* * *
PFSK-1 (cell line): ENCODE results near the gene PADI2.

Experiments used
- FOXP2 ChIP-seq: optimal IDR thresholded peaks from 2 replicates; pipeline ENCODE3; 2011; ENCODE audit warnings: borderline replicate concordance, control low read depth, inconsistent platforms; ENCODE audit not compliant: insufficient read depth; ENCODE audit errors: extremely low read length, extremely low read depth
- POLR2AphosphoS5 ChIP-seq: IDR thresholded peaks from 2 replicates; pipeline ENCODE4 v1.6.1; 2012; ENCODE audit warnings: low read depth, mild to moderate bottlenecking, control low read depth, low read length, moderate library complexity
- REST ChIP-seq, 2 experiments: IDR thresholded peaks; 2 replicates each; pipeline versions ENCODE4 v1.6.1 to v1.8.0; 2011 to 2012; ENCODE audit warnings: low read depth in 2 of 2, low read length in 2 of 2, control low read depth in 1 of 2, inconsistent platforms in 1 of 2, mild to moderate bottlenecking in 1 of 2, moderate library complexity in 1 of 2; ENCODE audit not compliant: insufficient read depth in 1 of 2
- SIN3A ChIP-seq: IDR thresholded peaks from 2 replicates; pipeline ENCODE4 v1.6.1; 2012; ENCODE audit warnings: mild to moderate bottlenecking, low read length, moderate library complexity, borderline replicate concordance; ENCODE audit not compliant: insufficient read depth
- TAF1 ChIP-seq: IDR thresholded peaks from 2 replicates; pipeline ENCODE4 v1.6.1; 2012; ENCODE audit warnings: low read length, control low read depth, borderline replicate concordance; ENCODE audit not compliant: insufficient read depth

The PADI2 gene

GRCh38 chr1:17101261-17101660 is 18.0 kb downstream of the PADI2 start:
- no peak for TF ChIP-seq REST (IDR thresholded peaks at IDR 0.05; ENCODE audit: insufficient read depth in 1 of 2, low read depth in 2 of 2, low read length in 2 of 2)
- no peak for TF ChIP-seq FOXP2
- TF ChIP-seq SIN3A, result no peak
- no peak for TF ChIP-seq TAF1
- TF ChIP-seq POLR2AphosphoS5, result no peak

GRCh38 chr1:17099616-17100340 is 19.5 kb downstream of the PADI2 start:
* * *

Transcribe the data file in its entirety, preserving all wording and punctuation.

PFSK-1 (cell line): ENCODE results near the gene PADI2.

Experiments used
- FOXP2 ChIP-seq: optimal IDR thresholded peaks from 2 replicates; pipeline ENCODE3; 2011; ENCODE audit warnings: borderline replicate concordance, control low read depth, inconsistent platforms; ENCODE audit not compliant: insufficient read depth; ENCODE audit errors: extremely low read length, extremely low read depth
- POLR2AphosphoS5 ChIP-seq: IDR thresholded peaks from 2 replicates; pipeline ENCODE4 v1.6.1; 2012; ENCODE audit warnings: low read depth, mild to moderate bottlenecking, control low read depth, low read length, moderate library complexity
- REST ChIP-seq, 2 experiments: IDR thresholded peaks; 2 replicates each; pipeline versions ENCODE4 v1.6.1 to v1.8.0; 2011 to 2012; ENCODE audit warnings: low read depth in 2 of 2, low read length in 2 of 2, control low read depth in 1 of 2, inconsistent platforms in 1 of 2, mild to moderate bottlenecking in 1 of 2, moderate library complexity in 1 of 2; ENCODE audit not compliant: insufficient read depth in 1 of 2
- SIN3A ChIP-seq: IDR thresholded peaks from 2 replicates; pipeline ENCODE4 v1.6.1; 2012; ENCODE audit warnings: mild to moderate bottlenecking, low read length, moderate library complexity, borderline replicate concordance; ENCODE audit not compliant: insufficient read depth
- TAF1 ChIP-seq: IDR thresholded peaks from 2 replicates; pipeline ENCODE4 v1.6.1; 2012; ENCODE audit warnings: low read length, control low read depth, borderline replicate concordance; ENCODE audit not compliant: insufficient read depth

The PADI2 gene

GRCh38 chr1:17101261-17101660 is 18.0 kb downstream of the PADI2 start:
- no peak for TF ChIP-seq REST (IDR thresholded peaks at IDR 0.05; ENCODE audit: insufficient read depth in 1 of 2, low read depth in 2 of 2, low read length in 2 of 2)
- no peak for TF ChIP-seq FOXP2
- TF ChIP-seq SIN3A, result no peak
- no peak for TF ChIP-seq TAF1
- TF ChIP-seq POLR2AphosphoS5, result no peak

GRCh38 chr1:17099616-17100340 is 19.5 kb downstream of the PADI2 start: